Monday 17 June 2013

War Games at the Museum of Childhood

I was unable to make it to the London Toy Soldier show last week, so in order to make up for that I decided to head off to the Museum of Childhood (part of the V&A) in Bethnal Green, London, and view their new exhibition:  War Games

What with it being the centenary of H G Wells' publication of "Little Wars" I had hoped to see a chronology of Kriegspiel with lots of toy soldiers, and in fairness you get some of this but not nearly enough (okay so I'm biased - what do you expect).  The exhibition tries to be child friendly with interactive bits for the kids while offering quirky and nostalgic exhibits to rope in the parents.  It asks those dusty old questions - "do war toys lead to aggressive behaviour" "are war toys gender specific" "what are society's changing attitudes to war toys" - and other such old bunk, just give us the toys!

So what's on show: boardgames, puzzles, guns (including the awesome Johnny Seven one man army -remember that one), dressing up uniforms, books (including Little Wars), Lego, Action Man, tanks, planes, ships and toy soldiers (paper, flats, hollow-cast and composition).  Many of the items are on loan from the Nuremberg Toy Museum so this may be a rare opportunity to see them. 

My top 5 exhibits are:

"Der kampf gegen Russland" a boardgame from 1916, the board shows Austrians fighting Russians across a river with three bridges.  The artwork is inspiring, on the Austrian side there is an armoured train, a battery of Skoda guns, Medics, Pioneers, Croats, Hussars and Uhlans, on the Russian side of the river hordes of infantry and cossacks appear to be taking quite a pounding.  There is a theme of "toys as propaganda" running through the exhibition and the premise of this game is that the cause of the Great War was all the fault of those pesky Ruskies.

"L' Heroique Peuple Serbe" a sheet of paper soldiers of the WW1 Serbian army in animated action poses from 1915.

A group of early 9cm composition toy soldiers which includes a vignette of a German and French soldier in the uniform of 1914 locked in hand to hand combat (one I hadn't seen before)

A stunning tinplate German torpedo boat made in 1912 by Gbr. Bing

Two beautifully and accurately made cardboard panzer tanks, dated 1930 - 41, scaled to go with 7cm composition figures, probably made by a father who couldn't afford the tinplate manufactures of the time.  They are delightfully home made but then I read that they were owned by a ten year old boy, killed in the Allied bombing of Nuremberg, and that sudden stab of reality left me reeling in horror.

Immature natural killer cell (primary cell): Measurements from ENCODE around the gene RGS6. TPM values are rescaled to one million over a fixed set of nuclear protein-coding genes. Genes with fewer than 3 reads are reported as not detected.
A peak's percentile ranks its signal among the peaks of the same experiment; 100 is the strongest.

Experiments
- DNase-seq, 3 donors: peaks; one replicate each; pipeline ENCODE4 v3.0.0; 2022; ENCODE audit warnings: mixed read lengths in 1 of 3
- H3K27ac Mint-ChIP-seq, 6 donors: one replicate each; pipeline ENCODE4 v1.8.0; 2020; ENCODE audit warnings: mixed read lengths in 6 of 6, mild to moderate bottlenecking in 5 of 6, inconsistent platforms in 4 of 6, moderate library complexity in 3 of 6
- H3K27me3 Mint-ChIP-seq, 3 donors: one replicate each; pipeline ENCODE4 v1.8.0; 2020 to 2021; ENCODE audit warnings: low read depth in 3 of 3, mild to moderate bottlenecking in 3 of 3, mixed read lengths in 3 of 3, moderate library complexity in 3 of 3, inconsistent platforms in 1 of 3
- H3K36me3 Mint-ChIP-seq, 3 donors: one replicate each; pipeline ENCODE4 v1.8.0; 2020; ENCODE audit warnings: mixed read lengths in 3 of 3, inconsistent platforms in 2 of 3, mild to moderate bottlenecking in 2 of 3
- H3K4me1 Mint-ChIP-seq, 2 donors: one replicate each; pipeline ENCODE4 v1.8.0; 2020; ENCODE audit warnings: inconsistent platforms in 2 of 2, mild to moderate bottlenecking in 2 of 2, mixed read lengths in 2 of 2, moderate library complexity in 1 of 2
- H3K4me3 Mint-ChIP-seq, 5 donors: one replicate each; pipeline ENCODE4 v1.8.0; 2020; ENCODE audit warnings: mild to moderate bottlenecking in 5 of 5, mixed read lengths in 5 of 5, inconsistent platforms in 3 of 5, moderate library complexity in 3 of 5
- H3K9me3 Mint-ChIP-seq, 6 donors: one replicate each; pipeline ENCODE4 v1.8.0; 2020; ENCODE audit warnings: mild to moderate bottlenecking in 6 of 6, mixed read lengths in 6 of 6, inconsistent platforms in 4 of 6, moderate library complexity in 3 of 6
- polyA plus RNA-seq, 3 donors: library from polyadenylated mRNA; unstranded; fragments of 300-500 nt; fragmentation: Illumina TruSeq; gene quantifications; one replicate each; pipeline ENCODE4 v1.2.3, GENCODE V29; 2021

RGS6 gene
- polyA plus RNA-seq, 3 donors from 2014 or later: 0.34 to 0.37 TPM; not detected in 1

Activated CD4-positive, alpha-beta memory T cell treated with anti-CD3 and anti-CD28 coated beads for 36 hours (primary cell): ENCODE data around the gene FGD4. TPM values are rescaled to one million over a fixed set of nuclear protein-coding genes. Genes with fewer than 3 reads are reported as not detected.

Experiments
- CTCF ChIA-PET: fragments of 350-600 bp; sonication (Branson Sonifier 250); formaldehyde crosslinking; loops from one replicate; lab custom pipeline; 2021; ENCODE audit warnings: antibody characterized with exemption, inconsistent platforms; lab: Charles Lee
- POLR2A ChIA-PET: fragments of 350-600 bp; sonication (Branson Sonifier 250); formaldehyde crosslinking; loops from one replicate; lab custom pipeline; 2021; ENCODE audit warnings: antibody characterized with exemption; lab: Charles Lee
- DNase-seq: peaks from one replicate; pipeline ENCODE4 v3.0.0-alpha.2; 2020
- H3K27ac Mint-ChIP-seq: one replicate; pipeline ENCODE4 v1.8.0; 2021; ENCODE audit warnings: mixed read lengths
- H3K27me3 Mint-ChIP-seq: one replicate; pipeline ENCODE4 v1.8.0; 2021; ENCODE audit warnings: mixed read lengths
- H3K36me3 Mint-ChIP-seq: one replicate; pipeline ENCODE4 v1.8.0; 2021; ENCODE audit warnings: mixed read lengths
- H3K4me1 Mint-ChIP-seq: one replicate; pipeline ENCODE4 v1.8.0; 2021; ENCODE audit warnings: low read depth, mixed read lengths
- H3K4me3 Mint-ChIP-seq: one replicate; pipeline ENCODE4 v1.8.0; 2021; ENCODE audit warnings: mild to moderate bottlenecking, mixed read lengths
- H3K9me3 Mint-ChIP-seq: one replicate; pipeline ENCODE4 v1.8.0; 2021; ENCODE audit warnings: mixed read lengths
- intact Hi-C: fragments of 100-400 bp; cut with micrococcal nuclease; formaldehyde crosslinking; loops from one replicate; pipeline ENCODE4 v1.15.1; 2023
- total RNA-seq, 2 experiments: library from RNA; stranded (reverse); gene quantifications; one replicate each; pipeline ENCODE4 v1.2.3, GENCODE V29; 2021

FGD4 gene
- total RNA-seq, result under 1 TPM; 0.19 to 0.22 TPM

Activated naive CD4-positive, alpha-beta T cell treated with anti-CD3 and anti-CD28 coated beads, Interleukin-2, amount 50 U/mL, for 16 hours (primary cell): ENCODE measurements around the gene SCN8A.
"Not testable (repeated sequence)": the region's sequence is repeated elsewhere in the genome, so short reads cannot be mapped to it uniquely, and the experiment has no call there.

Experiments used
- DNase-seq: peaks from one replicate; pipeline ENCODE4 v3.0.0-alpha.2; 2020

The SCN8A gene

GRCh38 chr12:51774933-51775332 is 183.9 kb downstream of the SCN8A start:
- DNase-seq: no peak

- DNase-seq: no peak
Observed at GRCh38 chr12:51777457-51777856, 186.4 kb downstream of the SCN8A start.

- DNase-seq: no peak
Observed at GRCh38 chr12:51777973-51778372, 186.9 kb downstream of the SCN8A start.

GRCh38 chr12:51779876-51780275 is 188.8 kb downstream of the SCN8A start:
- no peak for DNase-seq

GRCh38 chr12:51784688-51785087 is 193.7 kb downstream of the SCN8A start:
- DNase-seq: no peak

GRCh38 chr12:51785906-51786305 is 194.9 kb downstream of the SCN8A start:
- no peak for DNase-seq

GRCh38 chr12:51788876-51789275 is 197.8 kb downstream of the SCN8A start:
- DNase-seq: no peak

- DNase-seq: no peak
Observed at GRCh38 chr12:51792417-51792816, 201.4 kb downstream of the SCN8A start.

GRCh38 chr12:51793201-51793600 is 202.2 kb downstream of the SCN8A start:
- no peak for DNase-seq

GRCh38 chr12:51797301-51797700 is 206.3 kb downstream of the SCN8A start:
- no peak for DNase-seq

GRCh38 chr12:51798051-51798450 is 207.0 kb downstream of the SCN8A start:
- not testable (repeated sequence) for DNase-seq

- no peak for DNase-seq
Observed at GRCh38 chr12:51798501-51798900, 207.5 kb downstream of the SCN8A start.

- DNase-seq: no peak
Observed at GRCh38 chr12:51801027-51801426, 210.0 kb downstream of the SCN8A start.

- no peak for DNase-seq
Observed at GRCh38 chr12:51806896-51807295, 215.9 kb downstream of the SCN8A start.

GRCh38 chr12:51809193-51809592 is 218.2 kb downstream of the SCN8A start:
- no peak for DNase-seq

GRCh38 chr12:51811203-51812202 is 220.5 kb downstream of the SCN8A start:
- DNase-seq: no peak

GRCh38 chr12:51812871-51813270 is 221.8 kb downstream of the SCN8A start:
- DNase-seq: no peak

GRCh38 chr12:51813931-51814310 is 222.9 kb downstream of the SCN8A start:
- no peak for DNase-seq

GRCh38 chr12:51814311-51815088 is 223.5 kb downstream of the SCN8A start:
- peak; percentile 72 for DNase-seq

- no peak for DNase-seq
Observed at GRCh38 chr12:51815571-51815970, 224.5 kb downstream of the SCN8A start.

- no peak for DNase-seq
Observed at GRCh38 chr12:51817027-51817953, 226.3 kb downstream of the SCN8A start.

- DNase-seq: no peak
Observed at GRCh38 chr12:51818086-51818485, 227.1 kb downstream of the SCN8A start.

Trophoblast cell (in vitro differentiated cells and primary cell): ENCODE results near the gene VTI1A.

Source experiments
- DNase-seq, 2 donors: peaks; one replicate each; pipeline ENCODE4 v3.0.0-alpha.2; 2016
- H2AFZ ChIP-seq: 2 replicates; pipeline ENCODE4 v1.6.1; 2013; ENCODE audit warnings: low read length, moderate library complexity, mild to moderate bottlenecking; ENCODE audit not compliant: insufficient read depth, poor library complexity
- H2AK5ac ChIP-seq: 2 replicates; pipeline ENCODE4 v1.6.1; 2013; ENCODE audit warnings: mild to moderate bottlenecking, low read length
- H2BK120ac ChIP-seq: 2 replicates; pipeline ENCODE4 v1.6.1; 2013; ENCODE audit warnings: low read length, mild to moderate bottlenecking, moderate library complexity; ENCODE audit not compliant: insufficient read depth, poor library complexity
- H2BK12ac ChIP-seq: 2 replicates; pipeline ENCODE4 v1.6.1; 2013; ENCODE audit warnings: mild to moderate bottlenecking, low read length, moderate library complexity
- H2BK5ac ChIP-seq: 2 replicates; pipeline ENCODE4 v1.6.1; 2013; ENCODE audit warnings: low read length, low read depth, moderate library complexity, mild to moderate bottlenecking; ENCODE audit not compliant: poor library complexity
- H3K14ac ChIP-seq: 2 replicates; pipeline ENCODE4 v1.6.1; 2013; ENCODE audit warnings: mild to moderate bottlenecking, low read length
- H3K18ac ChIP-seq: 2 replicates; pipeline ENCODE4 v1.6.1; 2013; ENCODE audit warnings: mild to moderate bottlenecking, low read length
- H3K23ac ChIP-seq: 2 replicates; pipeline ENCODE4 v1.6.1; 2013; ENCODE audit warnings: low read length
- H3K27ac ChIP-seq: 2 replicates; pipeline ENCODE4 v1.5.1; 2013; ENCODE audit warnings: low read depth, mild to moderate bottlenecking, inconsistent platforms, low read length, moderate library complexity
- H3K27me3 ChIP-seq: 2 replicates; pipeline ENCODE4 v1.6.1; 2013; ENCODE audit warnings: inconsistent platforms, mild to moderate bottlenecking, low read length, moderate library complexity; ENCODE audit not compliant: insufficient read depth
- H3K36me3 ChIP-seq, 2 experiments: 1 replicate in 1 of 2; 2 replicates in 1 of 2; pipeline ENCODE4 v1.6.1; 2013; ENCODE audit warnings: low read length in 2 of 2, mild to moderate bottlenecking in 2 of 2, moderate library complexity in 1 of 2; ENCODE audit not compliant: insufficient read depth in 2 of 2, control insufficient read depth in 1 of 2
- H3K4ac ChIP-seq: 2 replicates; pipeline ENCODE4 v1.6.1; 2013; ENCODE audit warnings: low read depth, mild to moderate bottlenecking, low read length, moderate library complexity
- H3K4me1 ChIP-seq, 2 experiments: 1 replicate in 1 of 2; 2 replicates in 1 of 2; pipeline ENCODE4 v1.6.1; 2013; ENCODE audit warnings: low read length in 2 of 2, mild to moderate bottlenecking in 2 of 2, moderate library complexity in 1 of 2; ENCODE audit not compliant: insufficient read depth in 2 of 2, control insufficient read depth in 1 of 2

The exhibition is in London until March 2014 and then goes on tour to Carlisle and Coventry, entry is free so go and see it if you can, but don't expect too much, it's not a large collection.  Sadly photography is prohibited and there is no booklet to accompany it so this post is without images.  I have searched the net for pics but without success so if you find any do let me know, I would especially like to get a copy of that boardgame.  However the BBC did make a short news report showing some of the items, and here it is:

I am recently returned from the Greek Isles.  "And how is that bastion of EU austerity managing" you might wonder?  Well the sun still shines and the sea is still blue but most of the tourists have decamped long ago to cheaper climes outside the Eurozone, like Turkey and the newly discovered Croatia.  Prices have remained relatively unchanged since I was last there three years ago, but with reduced tourist numbers at least half the bars, restaurants and shops are boarded up.  Those that remain, the long established family owned businesses are struggling but have upped their game in terms of quality and service so the owners remain stoically cheerful.

You notice other little things too: previously all the taxis were Mercedes, now they're Skodas (VW's in all but name, but manufactured in Czech, outside the Euro).  Plots of land left empty for a decade pending development have been turned over to agriculture, nobody is building any new development and it doesn't look like they will be for a while.  Instead older properties are being renovated and improved.  Many more people are keeping their own chickens. 

I have always frequented resorts favoured by German tourists because the food is noticeably better, now the Germans are nowhere to be found but the food is still better.  The ubiquitous Chinese made tourist tat has been swept from the shelves of the souvenir shops to be replaced by stylish locally made handicrafts, so although the clock has been turned back in some ways there is also something of a renaissance and in the longer term I feel it may be for the better.